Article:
How the mission to seafarers takes care of our crews

They navigate the ships from port to port, ensuring that all cargo reaches its destination safely: the crews on board our 219 ships, which operate 120 liner services worldwide. Without them our work on land would not be possible - without them, shops and supermarkets would be empty. But who takes care of the crews? An insight into the work of the mission to seafarers.

When the ships arrive in port, things can get very hectic: There are deliveries, crew changes, visitors – and sometimes representatives of missions to seafarers also come up the gangway. The on-board support team in Hamburg, for example, consists of a full-time director and other volunteers. They lend an ear to seafarers when they wish to talk about home or about problems large or small. They bring along newspapers from home to keep crew members informed about what is happening in, for example, the Philippines, India or Russia. Or they have SIM cards with them so that the staff on board can make calls to their wives and children at a reasonable price.

Individual and personal support

Each visit is individual and very personal, with questions such as: “How is the man whose wife was pregnant the last time he visited home?” “Are the problems with the school fees for the children in Manila solved?” “Did everything turn out OK with the broken wrist?” Or the question can be very simple: “Is there anything I can buy for you?”

There is an international charity known as the Mission to Seafarers as well as the Deutsche Seemannsmission e.V. (German Seamen’s Mission), both of which offer pastoral care on board and in clubhouses in ports around the world. In addition to being active in various ports in Germany, the latter is also active worldwide.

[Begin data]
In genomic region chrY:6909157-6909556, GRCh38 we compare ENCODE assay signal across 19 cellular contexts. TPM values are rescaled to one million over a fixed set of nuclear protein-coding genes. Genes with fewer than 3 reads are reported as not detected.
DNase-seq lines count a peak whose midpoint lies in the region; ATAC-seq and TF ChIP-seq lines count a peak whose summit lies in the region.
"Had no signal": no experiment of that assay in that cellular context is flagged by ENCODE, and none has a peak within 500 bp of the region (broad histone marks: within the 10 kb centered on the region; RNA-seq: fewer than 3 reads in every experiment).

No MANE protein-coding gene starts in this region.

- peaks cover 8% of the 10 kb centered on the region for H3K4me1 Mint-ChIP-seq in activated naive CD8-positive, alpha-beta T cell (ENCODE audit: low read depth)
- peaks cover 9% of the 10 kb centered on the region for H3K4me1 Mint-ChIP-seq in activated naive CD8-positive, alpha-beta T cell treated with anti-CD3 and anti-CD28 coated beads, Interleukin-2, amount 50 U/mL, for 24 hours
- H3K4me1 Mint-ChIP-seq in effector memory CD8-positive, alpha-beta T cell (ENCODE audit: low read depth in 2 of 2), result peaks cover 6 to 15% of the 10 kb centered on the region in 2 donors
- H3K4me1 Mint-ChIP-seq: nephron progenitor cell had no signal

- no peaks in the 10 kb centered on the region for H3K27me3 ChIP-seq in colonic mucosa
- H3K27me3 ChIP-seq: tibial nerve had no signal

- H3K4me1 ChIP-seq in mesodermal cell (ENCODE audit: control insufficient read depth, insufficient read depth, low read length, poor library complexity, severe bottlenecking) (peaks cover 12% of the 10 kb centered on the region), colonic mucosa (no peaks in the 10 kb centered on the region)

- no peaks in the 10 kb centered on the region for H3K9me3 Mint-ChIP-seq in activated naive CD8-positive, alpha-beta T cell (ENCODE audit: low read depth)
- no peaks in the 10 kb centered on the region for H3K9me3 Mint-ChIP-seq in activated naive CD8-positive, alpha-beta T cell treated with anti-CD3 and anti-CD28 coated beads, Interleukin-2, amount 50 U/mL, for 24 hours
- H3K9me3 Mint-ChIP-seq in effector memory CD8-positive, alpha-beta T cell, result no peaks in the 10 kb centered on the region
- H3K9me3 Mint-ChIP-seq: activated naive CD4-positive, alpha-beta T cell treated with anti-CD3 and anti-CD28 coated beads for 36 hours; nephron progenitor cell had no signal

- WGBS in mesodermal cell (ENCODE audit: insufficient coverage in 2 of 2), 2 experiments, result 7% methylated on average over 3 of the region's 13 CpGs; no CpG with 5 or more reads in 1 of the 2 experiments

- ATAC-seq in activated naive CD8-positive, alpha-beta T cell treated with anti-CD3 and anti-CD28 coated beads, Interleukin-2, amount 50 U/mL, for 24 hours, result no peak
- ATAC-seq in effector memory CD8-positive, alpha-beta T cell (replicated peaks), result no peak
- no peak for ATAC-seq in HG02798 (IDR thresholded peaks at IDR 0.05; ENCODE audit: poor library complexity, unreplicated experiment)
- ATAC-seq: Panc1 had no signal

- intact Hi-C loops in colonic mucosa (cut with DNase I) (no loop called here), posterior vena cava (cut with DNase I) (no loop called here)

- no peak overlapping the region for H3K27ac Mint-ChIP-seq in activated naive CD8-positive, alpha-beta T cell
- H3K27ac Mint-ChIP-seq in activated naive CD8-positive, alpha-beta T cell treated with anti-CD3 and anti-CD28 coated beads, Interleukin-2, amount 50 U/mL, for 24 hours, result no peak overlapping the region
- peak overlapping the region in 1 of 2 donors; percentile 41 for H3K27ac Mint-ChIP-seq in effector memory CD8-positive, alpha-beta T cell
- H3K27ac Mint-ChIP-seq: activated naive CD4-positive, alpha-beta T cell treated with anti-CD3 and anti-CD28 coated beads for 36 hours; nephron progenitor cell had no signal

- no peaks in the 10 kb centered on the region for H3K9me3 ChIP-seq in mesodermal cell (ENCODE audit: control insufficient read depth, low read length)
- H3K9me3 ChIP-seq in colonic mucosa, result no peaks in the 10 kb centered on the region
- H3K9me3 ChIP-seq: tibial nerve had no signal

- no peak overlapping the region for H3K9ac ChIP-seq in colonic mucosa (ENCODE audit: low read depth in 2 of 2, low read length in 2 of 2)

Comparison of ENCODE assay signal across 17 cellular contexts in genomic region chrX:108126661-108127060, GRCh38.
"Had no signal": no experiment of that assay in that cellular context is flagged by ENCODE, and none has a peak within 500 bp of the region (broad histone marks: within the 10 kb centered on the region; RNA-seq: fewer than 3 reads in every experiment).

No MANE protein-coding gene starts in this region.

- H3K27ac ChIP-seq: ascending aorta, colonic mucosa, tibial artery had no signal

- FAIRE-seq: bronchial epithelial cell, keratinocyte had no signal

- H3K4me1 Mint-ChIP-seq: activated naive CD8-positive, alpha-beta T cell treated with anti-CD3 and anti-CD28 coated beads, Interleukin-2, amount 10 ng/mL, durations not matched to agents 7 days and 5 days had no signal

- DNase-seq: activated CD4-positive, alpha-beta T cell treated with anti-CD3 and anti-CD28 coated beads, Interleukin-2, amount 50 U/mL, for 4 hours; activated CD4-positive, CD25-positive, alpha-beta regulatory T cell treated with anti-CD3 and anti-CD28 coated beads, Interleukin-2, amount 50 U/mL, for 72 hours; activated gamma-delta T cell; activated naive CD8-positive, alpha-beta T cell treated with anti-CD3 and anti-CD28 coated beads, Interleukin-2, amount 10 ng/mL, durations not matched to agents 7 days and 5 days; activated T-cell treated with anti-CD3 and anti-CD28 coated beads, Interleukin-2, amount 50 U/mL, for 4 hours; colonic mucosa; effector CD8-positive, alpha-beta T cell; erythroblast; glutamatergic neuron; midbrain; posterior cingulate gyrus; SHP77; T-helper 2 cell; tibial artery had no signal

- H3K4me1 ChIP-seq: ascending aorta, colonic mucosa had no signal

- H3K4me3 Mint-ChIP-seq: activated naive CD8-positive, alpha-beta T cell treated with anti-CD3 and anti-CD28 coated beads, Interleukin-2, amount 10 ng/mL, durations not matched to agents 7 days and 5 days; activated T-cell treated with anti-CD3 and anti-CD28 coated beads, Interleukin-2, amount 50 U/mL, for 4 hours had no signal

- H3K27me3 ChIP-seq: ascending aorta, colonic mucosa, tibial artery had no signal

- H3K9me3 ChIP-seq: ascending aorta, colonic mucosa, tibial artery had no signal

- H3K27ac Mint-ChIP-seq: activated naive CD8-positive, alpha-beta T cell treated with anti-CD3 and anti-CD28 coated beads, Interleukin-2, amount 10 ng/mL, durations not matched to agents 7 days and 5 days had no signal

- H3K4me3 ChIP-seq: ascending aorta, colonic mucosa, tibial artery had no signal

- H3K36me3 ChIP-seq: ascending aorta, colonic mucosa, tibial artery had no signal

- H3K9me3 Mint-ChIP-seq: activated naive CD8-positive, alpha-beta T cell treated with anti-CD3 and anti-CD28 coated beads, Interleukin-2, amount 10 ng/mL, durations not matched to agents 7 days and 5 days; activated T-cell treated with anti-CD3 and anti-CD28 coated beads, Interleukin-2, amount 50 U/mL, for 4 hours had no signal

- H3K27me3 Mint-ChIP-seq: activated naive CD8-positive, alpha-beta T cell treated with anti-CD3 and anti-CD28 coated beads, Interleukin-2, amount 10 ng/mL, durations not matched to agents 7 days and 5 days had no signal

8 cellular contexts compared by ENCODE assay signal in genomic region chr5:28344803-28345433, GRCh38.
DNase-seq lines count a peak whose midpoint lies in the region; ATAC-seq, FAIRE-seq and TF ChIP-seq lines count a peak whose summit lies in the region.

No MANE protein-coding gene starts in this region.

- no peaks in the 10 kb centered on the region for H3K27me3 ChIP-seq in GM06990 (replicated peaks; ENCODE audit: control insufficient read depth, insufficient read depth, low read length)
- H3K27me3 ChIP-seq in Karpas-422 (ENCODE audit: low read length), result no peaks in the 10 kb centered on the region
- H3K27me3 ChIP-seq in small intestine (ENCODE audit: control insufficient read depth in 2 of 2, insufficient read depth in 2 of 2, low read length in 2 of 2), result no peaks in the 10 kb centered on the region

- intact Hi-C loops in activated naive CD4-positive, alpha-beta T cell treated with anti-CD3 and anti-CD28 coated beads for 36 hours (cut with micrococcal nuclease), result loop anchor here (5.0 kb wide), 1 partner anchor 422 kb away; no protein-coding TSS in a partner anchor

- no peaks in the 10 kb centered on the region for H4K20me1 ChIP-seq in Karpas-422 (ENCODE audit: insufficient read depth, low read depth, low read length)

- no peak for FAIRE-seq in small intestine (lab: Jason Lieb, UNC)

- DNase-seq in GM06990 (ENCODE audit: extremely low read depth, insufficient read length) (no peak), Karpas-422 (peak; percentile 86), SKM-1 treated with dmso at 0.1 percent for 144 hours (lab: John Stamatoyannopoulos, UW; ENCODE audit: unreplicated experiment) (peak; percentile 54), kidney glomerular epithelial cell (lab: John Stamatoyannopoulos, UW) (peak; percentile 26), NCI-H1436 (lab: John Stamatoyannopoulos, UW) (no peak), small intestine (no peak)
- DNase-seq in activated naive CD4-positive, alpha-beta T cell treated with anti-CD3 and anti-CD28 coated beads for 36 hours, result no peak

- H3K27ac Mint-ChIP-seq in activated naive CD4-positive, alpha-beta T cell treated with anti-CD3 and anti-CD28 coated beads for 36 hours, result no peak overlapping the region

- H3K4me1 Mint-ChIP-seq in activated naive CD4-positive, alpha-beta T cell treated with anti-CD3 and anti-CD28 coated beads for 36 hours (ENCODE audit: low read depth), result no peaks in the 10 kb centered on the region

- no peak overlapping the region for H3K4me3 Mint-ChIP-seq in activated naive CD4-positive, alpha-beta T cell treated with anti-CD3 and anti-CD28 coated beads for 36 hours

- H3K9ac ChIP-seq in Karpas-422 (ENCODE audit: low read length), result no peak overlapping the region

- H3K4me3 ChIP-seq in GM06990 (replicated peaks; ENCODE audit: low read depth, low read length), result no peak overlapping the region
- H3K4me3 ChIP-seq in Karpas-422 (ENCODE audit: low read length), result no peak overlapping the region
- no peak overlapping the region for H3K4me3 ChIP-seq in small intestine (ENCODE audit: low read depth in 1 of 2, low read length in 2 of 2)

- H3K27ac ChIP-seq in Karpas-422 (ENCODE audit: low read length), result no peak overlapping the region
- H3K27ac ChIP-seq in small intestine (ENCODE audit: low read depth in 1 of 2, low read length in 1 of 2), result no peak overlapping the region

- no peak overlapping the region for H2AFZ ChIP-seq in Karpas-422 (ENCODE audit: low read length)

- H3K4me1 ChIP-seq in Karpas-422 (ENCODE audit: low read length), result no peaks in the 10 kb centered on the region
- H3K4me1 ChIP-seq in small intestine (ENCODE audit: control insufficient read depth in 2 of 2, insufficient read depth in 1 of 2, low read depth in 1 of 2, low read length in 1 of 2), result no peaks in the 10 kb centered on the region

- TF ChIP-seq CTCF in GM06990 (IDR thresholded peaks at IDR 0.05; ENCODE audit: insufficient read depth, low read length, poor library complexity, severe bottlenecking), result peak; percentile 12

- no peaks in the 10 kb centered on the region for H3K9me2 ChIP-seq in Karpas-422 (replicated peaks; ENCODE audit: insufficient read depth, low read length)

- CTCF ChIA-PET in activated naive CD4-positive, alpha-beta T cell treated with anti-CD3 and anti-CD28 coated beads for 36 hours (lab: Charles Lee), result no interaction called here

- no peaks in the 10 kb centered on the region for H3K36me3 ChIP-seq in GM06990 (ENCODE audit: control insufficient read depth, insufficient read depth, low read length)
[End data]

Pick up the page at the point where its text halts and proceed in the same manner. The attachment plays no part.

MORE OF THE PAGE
Duckdalben: Like a second home

For many, the Duckdalben International Seamen’s Club in Hamburg is like a second home. There, the crew members will find various amenities for a short break from the daily routine on board – such as free Wi-Fi, leisure and sports facilities, money transfers, money exchange, a small shop and an international team of staff who are available for pastoral care and one-on-one conversations.

The tasks of the Duckdalben staff – affectionately called “Duckies” by many – also include caring for seafarers in hospitals. They accompany seamen throughout their in-patient hospital stays, and provide them with the practical everyday things they might need in an emergency. They are someone to talk to, a stand-in for family and friends.

The seafarers can enjoy Wi-Fi, visiting the club and much more for no charge. But none of this would be possible without financial support. Hapag-Lloyd is one of the organizations that provides the club with regular support – both financial and non-material. For example, our sea apprentices have traditionally visited the club once a year to experience the Seamen’s Mission in an up-close and personal way.

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